My first fashion intake at Le Marché Bonsecours – the main stage venue for Montreal Fashion Week – was local lady Marie Saint Pierre’s futuristic collection of body conscious jersey dresses. Other highlights that ensued included Helmer’s rainbow couture patchwork, Barilà’s rock band divas, and J.U.D.E.’s modern take on the 1960s—a show designer Judith Desjardins dedicated to the late Alexander McQueen.
By fashion week’s finale, it was back to the future with Denis Gagnon. After his impromptu second show last season (added last minute due to overwhelming attendance), it was a surprise to no one that the city’s fetish designer had two consecutive slots planned this time around: one at 8 p.m. for media and friends and a second at 9 p.m. that was open to the public.
With all the shows running behind schedule, come 9 p.m. on Denis Day, show number one was still waiting in the wings as Gagnon groupies lined up outside in a fidgety, albeit stylish, tizzy. Eventually, the Fashion Week police opened the floodgates and the masses poured in to take their places by the runway.
Despite some mild cat fighting for optimum runway viewing, the audience eventually hushed to view a clip of Khoa Lê’s documentary film, Je m’appelle Denis Gagnon (My Name is Denis Gagnon), which makes its official world premiere March 21 at the Montreal Museum of Fine Arts (see jemappelledenisgagnon.com for details). The intimate portrait of an artist showed Gagnon in his trademark oversized dark frames, cutting between footage in his hometown of Lac Saint-Jean to his “cave”–the subterranean atelier where the magic happens–one standout quote (loosely translated from French) stated: “I like to work on weekends. It makes me feel like I am getting ahead of others.”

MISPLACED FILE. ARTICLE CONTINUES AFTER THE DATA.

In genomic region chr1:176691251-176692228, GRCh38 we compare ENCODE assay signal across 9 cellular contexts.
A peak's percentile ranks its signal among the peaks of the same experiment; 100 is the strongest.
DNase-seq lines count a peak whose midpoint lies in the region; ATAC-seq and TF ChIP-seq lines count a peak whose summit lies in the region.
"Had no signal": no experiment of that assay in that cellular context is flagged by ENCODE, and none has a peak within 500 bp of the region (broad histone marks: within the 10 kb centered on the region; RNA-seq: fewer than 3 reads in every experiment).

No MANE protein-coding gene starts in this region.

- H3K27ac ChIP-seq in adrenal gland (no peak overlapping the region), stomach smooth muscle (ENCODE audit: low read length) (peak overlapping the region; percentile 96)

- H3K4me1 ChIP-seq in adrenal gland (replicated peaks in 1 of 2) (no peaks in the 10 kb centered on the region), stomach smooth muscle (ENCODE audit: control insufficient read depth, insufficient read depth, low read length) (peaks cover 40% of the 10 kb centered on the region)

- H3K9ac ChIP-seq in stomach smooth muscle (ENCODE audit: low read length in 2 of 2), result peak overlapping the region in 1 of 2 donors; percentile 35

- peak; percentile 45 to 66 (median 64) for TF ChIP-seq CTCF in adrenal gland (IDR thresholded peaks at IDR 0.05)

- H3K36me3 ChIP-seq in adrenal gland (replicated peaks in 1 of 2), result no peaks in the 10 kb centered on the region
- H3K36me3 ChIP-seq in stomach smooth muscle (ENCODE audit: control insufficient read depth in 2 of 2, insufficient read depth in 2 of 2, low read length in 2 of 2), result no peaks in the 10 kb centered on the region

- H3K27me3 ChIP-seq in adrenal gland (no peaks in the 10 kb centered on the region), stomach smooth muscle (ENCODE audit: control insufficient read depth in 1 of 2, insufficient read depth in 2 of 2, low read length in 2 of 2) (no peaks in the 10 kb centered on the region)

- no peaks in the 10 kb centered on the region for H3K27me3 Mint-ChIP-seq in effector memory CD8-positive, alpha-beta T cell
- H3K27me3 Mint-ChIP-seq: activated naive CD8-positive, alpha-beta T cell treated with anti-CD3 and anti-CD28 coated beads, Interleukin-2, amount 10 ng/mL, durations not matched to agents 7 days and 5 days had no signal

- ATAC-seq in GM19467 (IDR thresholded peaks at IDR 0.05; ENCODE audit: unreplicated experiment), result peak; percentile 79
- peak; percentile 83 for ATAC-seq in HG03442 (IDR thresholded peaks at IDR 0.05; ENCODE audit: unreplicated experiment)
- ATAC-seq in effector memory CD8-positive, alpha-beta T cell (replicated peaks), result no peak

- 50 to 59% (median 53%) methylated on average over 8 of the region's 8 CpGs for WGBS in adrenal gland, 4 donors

And then, as the audience held a collective breath, an ethereal soundtrack began with slow zombie-like models gliding out, single cornrows plaited down the centre of their heads offset by mini-Princess Leia buns. A continuation of Spring 2010′s zippered effect (sculpted into collars, lapels and trim) was complemented by Denis’ trademark butter soft leathers (fave: a zip-up scuba shirt) and the introduction of fabulous, far-out fringe that he worked into fierce boleros, straight-leg pants, dresses, and jumpers; some of it billowing and free (an outer space take on the 1920s flapper), other times arranged in diagonal patterns, or delicately crocheted for a touch of ’60s power.
After the last look, Gagnon bounced out wearing an oversized zipper neck cuff, black blazer and a shirt printed with his own contemplative mug (the latter a gift bag giveaway from retailer Bedo to media as a prelude to their collaboration with Gagnon debuting this fall). In sincere appreciation Gagnon gave thanks to the standing ovation, kissed his mother who was seated proudly near the photographer’s pit, then hopped his way backstage–ready to do it all over again.
Coming up: Go behind the scenes of Denis Gagnon’s show with our Q&A with model Dana Drori.
Click the images below to see shots from Denis Gagnon’s fall show or keep scrolling to see the trailer from Je m’appelle Denis Gagnon.
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